Like so many Irish towns, Edenderry is in seemingly irreversible decline, as the above photographs make clear. The outskirts, spread randomly and with no apparent forethought, are full of generic housing estates. One is currently being constructed at the immediate west end of the main street and has been given a name every bit as banal as the design of the supposedly ‘exclusive’ houses contained therein: Cedar Lawns. Meanwhile the centre of Edenderry slides ever further into decrepitude with a terrifying number of premises vacant and unkempt. Groups of listless youths – presumably residents of the aforementioned exclusive housing estates – drift along the pavements past properties that might entertain or engage them but instead exhibit empty windows. Even in O’Connell Square, while money has been spent on renovating the old Market House it is surrounded by properties with well-worn signs offering them for sale. For the moment Edenderry still has a post office and branches of the main banks: but for how much longer? The reality is that as the centre decays and householders travel elsewhere to spend their money, those banking businesses will find it no longer viable to maintain an operation here. They will duly close down and the standard outcry will ensue, yet this is the inevitable consequence of failure to maintain a vibrant town centre. The general tattiness and want of adequate maintenance is apparent everywhere, beginning with the ruins of Blundell Castle where the bars of a protective fence have long-since been wrenched off, if the quantity of mouldering empty beer cans discarded inside its walls can be taken as evidence. By failing to take care of Edenderry’s most ancient site, the local authority is sending out a signal of indifference which will noted by all those late-night drinkers, and everyone else as well. The same sense of apathy and disregard is emitted by every other building permitted to suffer neglect. Among the remaining retailers, the word Eden – a none-too-subtle pun on the town’s name – is often deployed. Frankly Eden lies well east, or west or anywhere else. Whatever one might think of absentee landlords and whatever his motivation, at least Lord Downshire tried to improve circumstances in Edenderry. Nobody today seems interested in following his example.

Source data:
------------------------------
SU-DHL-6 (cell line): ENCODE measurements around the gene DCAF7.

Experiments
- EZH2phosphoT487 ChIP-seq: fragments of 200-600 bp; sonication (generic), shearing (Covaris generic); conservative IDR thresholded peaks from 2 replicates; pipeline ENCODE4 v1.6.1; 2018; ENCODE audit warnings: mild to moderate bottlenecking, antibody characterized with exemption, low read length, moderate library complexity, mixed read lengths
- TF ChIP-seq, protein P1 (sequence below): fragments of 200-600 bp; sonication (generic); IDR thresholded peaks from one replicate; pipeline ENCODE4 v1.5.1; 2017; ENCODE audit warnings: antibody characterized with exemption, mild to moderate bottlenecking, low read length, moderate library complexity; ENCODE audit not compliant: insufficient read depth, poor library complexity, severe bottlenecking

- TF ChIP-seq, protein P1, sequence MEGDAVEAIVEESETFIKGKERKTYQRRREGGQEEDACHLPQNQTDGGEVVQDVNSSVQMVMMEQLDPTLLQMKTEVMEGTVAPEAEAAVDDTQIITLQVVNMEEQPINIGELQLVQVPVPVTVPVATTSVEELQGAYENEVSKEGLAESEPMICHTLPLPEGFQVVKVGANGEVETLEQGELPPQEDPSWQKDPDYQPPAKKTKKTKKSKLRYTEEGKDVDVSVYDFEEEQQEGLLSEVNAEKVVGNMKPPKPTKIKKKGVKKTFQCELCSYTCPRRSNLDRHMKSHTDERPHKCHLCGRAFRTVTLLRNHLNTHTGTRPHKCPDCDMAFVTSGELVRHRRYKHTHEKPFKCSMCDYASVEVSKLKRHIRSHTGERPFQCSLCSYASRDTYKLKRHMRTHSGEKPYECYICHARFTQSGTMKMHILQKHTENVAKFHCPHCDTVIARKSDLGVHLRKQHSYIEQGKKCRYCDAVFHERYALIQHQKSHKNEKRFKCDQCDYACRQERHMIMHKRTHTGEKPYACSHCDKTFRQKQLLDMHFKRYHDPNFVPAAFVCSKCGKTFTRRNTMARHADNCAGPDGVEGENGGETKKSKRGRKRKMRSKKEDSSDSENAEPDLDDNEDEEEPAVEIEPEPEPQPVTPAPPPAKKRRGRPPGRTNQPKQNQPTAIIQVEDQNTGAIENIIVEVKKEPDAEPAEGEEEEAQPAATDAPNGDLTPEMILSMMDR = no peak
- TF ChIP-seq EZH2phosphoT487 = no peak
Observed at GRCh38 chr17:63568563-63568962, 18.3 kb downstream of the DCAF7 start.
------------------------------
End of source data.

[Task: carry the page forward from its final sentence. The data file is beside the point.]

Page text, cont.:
The entrance to Knockdrin, County Westmeath. Like the main house, this was designed for Sir Richard Levinge around 1810 by Richard Morrison. The high-romantic and intentionally asymmetrical style of arched gateway flanked by dummy turret on one side and taller octagonal tower on the other serve as a prelude to what lies at the end of the drive: a full-blown castle.
For more on Knockdrin, see Knock Knock, August 5th 2013.
The limestone chimney piece in the entrance hall of the Hugh Lane Gallery, formerly Charlemont House, Dublin. This building, begun in 1763 to the design of Sir William Chambers, features the work of a number of master craftsmen including the London-born sculptor and stonecutter Simon Vierpyl. It is believed he was responsible for this chimney piece with its vigorous carving of a rams skull, and scrolls and swags in the upper section and a variety of tools and instruments running down the sides.